A vivid flash of lightning rent the air, followed almost immediately by a tremendous crash of thunder. From the cabin came a howl of fear, and looking down Eben could see two frightened faces staring up at him.
“For God’s sake, let us up out of this hole!” Donaster pleaded. “We’ll smother here.”
“Jist stay where ye are,” was the reply. “Ye got yerselves into this fix, an’ ye’ll have to make the best of it.”
“But the lightning might strike the boat,” Donaster argued.
“It would serve you divils right if it did. But, heavens, the storm’s upon us!”
He slammed to the cabin door, and securely bolted it.
He next leaped across the deck-load and tore loose the halliard. Instantly the sail came down with a rush, the gaff striking the boom with a bang. Across the hills came the storm. It could be heard a mile or more away, and in a few minutes the first drops of rain pattered upon the deck. Eben struggled to gather together the sail as it flopped in the first fitful gusts of wind and make it secure. But before this could be accomplished the storm was upon him. The thunder was terrific and the lightning incessant. The rain descended in torrents, and the wind whipping across the deck, caught the half furled sail and drove the boom with a thud to the full length of its sheet. In a few minutes Eben was soaked to the skin as he leaned against the mast for support. But he thought little of himself. His only concern was for the “Eb and Flo” as she reeled beneath the storm and strained heavily at her anchor.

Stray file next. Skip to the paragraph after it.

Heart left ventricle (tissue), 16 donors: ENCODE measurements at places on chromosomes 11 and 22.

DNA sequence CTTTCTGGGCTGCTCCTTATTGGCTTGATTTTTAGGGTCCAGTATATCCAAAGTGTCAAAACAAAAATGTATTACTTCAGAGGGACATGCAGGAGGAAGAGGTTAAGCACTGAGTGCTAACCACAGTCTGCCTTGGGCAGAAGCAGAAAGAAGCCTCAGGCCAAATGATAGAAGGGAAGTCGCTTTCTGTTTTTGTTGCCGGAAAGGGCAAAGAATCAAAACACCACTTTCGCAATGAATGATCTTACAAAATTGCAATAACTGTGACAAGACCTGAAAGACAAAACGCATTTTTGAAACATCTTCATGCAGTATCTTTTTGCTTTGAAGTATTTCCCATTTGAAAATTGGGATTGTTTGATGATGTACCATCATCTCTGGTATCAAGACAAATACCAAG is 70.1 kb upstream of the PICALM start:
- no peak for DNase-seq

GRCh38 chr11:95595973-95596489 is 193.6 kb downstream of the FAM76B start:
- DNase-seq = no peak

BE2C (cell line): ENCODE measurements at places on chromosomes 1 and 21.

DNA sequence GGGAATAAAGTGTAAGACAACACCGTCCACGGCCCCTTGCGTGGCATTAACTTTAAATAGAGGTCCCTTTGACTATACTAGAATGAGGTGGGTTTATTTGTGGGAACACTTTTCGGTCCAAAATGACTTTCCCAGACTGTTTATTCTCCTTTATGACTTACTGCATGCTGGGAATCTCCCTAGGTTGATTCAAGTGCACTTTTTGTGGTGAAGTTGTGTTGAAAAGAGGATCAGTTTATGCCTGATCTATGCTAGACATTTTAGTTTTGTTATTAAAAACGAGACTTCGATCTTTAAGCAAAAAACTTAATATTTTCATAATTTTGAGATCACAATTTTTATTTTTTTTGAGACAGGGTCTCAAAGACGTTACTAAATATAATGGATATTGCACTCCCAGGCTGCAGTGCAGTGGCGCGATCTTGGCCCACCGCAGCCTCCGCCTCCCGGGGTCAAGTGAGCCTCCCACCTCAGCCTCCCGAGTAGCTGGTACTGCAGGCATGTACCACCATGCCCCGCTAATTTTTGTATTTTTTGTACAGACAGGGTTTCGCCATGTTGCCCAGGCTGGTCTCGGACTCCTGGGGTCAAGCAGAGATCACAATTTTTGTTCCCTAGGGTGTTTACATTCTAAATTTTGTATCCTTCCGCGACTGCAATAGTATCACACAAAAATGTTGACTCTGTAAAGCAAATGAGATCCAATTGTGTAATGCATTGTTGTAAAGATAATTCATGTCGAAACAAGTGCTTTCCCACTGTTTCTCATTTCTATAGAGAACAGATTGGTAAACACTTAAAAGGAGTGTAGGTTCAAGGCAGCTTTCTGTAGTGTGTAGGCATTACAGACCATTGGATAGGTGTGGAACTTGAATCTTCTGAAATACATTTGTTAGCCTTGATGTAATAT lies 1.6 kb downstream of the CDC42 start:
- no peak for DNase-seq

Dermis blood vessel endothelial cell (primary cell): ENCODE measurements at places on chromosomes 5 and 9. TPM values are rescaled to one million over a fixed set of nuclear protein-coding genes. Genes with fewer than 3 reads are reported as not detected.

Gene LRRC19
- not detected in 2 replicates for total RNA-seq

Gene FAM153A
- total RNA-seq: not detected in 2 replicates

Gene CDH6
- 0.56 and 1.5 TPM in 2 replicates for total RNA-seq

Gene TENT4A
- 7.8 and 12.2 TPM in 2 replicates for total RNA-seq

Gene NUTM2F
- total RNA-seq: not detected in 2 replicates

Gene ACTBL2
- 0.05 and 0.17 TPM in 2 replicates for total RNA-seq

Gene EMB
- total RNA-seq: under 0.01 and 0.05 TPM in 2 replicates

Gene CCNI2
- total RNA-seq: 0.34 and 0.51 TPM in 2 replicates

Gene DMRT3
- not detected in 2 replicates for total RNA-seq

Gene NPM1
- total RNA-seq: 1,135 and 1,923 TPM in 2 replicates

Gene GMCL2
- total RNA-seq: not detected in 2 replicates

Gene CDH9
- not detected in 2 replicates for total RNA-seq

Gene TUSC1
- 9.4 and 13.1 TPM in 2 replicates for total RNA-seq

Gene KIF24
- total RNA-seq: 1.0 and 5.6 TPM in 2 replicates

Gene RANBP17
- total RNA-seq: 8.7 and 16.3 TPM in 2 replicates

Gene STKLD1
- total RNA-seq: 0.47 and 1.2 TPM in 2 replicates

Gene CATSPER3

IN PERIL OF DEATH
The storm which raged with unabated fury for a full half hour was one of the severest ever experienced on the St. John River. Hail mingled with the rain, and did considerable damage to the crops which happened to be caught in its on-rushing sweep. Trees were blown down, as well as several buildings, and in a number of farm houses the glass in the windows was broken by the fury of the driving hail.
While the storm was at its height, Eben sought shelter in the lee of the cabin. This afforded him some protection, and from here he watched anxiously to see how the boat would bear herself. During vivid flashes of lightning the whole country around became illuminated, and he glanced occasionally toward the shore upon his right. He had never been afraid of a thunder storm, so it did not affect him now. In fact, he rather enjoyed it, for it harmonised with the state of his mind. If only the anchor would hold; that was his sole concern. He thought of his prisoners within the cabin, and chuckled. He knew what a noise the hail was making upon the roof, and he could hear the men pounding at times upon the door and begging to be released.